cup and cone tightness?

how tight should the cone be onto the bearings. i feel like when i screw the cone in too tight it feels like there is a lot of friction between the two parts, but if i screw the cone out just a tad the wheel spins soooooo much better. if it is a little more loose however the wheel can move back and forth a little bit on the axle due to this extra "play" in the bearing area. should i tighten the cone down as much as i can and put the wheel back on? or should i loosen it up just a little when reinstalling the wheel. i feel like when i tighten the very end nut that holds the wheel onto the frame it sometimes tightens the cone onto the bearings a little bit more. should i have the cone out a little more than normal to compensate for this or what? anyone have a "step by step" or some suggestions of how to put a wheel back together and back on a bike?

Re: cup and cone tightness?

you need new bearings, cone and cup. your shit is messed up. to tight and you WILL break axle, too loose and you will break the axle.

Re: cup and cone tightness?

Watch for bent axles that make for difficult adjusting

Re: cup and cone tightness?

Ben Van Zoest /

I am sure you use cone wrenches they are a devil adjusting otherwise.

Re: cup and cone tightness?

"You need new bearings, your shit is messed up."

Sorry, what? How did you get that from Paul's post?

Paul, the "too tight," and "more loose" feeling that you get when you adjust your wheel bearings is exactly right. Who knows, your bearings could be shot to hell, but it doesn't sound like it. If you want, you can always disassemble your wheels to check.

Here is how to adjust cup and cone bearings:

Prep) Ideally, you should remove the wheel from your bike, remove the axle (over a rag to catch loose bearings if you have them) clean and regrease everything, and then loosely re-assemble the axle assembly. Or, you could just begin at step 1.

1) With your wheel off the bike, loosen the nut, and the cone on one side of the axle. You want to be able to spin either of them freely.

2) Make sure the cone and securing nut on the other side of the axle are securely counter-tightened. This is how your adjustments are kept in place; you hold the cone nut with a cone wrench (really just a very flat wrench), and then tighten the securing nut down on top of it (sort of like you are screwing them together).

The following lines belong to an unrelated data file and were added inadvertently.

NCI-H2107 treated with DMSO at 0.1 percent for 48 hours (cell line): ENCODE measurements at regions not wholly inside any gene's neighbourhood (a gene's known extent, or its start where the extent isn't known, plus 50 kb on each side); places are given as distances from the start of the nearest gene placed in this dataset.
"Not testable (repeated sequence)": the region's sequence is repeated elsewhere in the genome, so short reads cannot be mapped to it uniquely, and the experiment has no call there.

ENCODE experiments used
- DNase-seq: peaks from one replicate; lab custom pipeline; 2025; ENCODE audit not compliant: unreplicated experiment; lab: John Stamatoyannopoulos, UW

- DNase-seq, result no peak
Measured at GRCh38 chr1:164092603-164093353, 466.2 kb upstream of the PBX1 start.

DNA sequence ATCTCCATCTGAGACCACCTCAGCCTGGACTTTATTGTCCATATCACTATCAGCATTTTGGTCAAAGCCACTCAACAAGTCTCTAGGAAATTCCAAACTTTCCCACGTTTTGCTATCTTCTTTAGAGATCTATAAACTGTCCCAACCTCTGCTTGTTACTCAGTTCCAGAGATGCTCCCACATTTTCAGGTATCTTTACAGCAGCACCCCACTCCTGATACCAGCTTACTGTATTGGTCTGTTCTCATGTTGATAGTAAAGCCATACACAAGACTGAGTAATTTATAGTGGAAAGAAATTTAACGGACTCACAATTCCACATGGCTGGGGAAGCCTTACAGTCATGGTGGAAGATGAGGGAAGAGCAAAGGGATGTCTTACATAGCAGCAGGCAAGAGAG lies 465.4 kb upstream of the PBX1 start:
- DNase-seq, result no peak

3) Seat the cone on the "other side" mentioned above, and then return to the cone that you freed in step 1. Using only your hand, screw just the cone down into the cup until it gets hard to turn.

At this point, your axle should be fully installed with the exception of the cone securing nut on one side, and your wheel should be able to spin (but will have that "too tight," crunchy sort of feel you mentioned).

4) Begin unscrewing the cone nut from the unsecured side by half turns. Each time you turn the cone nut around about half of a revolution, feel for side-to-side play in the axle.

This is the only way to find the correct adjustment! You cannot reverse this procedure - e.g. do not screw in the cone until you find a place where it seems to be seated!

5) Eventually, you'll unscrew the cone about halfway, feel for side-to-side play, and find that there is a barely-felt "click" - you've reached the point where the cone is a little bit too loose. This means that you just passed the correct position for the cone - screw the cone in about a quarter turn until you feel as though you've made up for the slight "click."

This is a somewhat subjective adjustment, and a very small one - just go for it.

6) After your last adjustment, your two sets of cups and cones should be in exactly the right adjustment - the trick now is to keep them that way while securing the cone you tightened last. Use a cone wrench, or any kind of flat grasping tool to hold that cone you adjusted last in place.

7) Finally, without turning either of the two cone nuts in relation to each other, screw the securing nut down on top of the cone you adjusted last. At this point you should see why you need a cone wrench, or cone wrench substitution - the cone nut has very thin flats.

If you make the touchy adjustment from step 5 correctly, and then go carefully through the remaining steps to avoid messing up your adjustment, your cup and cone bearings will perform as well as sealed bearings (but will still require more care during service - it's OK, sealed bearing supporters!).

Finally, just another reminder: You cannot tell the correct cone adjustment by screwing the cone IN, only by screwing the cone OUT until you feel some play, and then making that tiny guess to find the correct position. This can be counter-intuitive, and is why most people keep their cones too tight.

Re: cup and cone tightness?

Best answer ever.

Re: cup and cone tightness?

dude... seriously good answer... i'd never really thought about the cone wrench thing. there was one cone that would unscrew and the other was tightened down when i took the wheel off the other day. and so when i went to put it back on i just screwed the cone in, then put the nut on and then was done with it. bad idea. thats probably why my axle broke in the first place on the other one because i did the same thing a while ago on that bike. but yeah i picked up some cone wrenches at the bike shop the other day and went to town on the wheels. they spin soooooo much better and longer than my other ones ever did and i think i've finally got the whole wheel part of this bike right. thanks for the advice. totally appreciate it.

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